Even before you purchase your franchise, be it a new franchise or an existing franchise, it’s important to think about your exit plan. It may seem silly to think about a sale or a transfer before you have even purchased or when you have just acquired your business, but planning ahead is critical when investing in a franchise.
For franchisees, this issue is particularly important since unlike independent business owners, the sale of a franchise is governed by your franchise agreement or agreements. Among other things those agreements require franchisor approval to sell and often one of the conditions of such a sale are costly equipment and location upgrades before a transfer or sale, according to Forbes. In addition, there are important tax considerations that come into play. The lack of an exit plan can greatly impact the value of the franchise when it’s time to sell. And of course, for each retail location, you will have a lease agreement that addresses transferability and assignment.
So, whether you are looking to retire in a few years, want to exit out of your franchise business soon, or are about to invest in your first franchise, the direction you take may vary, depending on whether you intend to assign your franchise to your family, your partners, or new owners entirely.
It gets especially tricky to navigate the process if you operate or intend to operate multi-unit or multi-concept franchises in a franchise system, which operate under different franchise agreements and lease agreements all with varying clauses about how to transfer or sell your business said Michael Einbinder of Einbinder & Dunn LLP, whose New York based firm represents both franchisors and franchisees nationwide.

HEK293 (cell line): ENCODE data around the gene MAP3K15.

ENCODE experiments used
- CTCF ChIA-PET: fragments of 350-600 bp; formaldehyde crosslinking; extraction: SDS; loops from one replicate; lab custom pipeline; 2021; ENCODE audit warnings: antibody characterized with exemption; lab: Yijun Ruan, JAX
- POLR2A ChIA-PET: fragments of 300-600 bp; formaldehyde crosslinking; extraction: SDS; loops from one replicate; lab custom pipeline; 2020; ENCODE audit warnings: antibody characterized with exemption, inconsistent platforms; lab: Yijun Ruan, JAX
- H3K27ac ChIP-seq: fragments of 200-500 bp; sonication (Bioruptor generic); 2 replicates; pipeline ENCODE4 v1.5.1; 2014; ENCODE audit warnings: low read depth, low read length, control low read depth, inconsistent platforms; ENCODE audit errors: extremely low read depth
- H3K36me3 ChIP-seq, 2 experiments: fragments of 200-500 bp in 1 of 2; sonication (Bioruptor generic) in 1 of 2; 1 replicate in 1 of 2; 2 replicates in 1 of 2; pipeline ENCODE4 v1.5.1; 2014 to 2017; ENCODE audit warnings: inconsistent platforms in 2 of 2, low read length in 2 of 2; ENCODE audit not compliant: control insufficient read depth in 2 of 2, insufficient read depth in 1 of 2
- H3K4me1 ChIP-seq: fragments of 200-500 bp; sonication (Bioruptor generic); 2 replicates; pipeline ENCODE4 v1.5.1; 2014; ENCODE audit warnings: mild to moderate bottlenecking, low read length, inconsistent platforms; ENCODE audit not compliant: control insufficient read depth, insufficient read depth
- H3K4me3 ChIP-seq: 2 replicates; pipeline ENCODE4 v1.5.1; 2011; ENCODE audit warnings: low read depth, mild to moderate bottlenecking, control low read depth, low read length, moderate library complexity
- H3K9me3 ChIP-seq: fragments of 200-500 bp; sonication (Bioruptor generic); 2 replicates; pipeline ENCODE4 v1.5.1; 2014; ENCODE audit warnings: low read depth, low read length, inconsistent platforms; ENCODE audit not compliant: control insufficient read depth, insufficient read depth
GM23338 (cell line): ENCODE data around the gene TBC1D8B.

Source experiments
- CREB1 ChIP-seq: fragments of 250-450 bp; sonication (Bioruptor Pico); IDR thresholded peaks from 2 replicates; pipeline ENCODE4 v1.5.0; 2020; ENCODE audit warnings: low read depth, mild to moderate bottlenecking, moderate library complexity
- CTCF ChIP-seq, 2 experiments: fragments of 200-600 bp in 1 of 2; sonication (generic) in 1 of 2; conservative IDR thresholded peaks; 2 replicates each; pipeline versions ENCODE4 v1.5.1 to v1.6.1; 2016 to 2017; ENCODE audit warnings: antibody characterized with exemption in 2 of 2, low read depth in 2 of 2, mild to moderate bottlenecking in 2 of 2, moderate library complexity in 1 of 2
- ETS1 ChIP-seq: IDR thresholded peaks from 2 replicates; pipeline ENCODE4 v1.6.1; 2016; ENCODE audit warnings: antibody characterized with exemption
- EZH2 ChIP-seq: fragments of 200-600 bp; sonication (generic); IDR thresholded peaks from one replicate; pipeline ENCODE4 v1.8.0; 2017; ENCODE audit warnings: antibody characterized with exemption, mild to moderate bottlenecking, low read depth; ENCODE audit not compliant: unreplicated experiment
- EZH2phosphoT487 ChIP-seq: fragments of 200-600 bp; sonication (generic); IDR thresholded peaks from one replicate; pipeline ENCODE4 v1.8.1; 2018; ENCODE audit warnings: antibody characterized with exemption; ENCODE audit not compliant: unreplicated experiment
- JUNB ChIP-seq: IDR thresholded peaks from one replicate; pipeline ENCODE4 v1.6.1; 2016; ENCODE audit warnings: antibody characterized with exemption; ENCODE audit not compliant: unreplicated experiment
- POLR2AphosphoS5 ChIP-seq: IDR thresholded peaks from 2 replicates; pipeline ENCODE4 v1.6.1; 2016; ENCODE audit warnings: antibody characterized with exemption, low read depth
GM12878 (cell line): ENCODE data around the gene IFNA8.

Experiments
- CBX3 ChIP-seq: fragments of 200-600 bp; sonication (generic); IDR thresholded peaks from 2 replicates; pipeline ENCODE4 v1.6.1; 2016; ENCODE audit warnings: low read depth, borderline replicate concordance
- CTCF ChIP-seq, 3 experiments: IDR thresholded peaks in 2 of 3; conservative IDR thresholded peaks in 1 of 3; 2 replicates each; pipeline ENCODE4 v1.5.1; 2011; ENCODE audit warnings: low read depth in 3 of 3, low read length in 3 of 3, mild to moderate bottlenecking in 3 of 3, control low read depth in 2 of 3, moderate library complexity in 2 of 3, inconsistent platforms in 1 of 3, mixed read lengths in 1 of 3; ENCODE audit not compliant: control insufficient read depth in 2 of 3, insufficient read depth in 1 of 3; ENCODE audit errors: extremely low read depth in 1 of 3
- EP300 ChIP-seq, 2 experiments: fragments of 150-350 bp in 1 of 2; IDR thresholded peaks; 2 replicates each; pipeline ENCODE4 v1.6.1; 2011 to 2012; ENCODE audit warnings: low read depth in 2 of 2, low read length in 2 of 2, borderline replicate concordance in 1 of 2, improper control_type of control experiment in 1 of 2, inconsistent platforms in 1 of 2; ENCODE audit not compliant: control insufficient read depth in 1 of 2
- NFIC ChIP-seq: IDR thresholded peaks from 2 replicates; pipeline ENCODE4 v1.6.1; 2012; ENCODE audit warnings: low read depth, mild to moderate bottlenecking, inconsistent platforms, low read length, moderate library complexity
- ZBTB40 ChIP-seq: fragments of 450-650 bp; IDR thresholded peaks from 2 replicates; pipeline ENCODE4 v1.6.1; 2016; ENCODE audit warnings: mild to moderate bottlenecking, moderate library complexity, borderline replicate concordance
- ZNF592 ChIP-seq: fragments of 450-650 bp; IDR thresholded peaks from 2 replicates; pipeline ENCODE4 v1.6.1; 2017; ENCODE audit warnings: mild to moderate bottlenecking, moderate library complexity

Franchisee businesses are bound by franchise agreements and, often many iterations of them, which can make buying an existing franchise more complicated. Even within one brand, a franchisee may have multiple iterations of their franchise agreements if they signed on at different times – and if they are in more than one system, they will have signed several different agreements--all of which will contain different restrictions on transfers.
Any franchisee considering transfers will have to comply with provisions of those agreements that address their ability to transfer their businesses to successors or third parties, Einbinder said. They will also have to work with the franchisor to understand how they want to address that transaction. It is critical to receive franchisor approval before working towards any proposed transfer. In fact, some agreements may require franchisor approval before the franchisee even approaches prospective purchasers or assignees, he said.
“A client may want to sell or transfer more than one franchise at a time. For instance, someone may want to sell 10 restaurants. These restaurants could be all the same brand, or they could be two different brands; but no matter what, they will each have their own franchise agreement,” Einbinder said. “Franchisors modify their franchise agreements from year to year, often adding additional requirements for franchisees.”
It’s important to look at all your documentation before you get ready to exit, which is why franchisees often work with franchise attorneys who can look at each iteration of a franchise agreement and determine ways in which they can be properly packaged to be made ready for assignment or sale, Einbinder said.
The difference between assigning your franchise and selling it is a technical one, explained Richard Rosen, an attorney with the New York-based firm, Richard Rosen, PLLC.
“You don’t assign a franchise per se; what you do is sell a franchise, but what you may or may not do is sell it with the original franchise agreement. It’s a subtle distinction. If you own a Burger King and sell your franchise, you are selling the franchise, but you aren’t transferring your franchise agreement along with it,” he said.
That means that a new owner can either take an assignment of your existing franchise agreement or enter into a new agreement with the franchisor. Most franchisors include in their franchise agreements the right of first purchase or the right of first refusal. To protect yourself, you as a franchisee can work with a lawyer to negotiate an exception to that provision; for example, the right to transfer your franchise agreement to your children or leave it in trust to your minor children, Rosen said.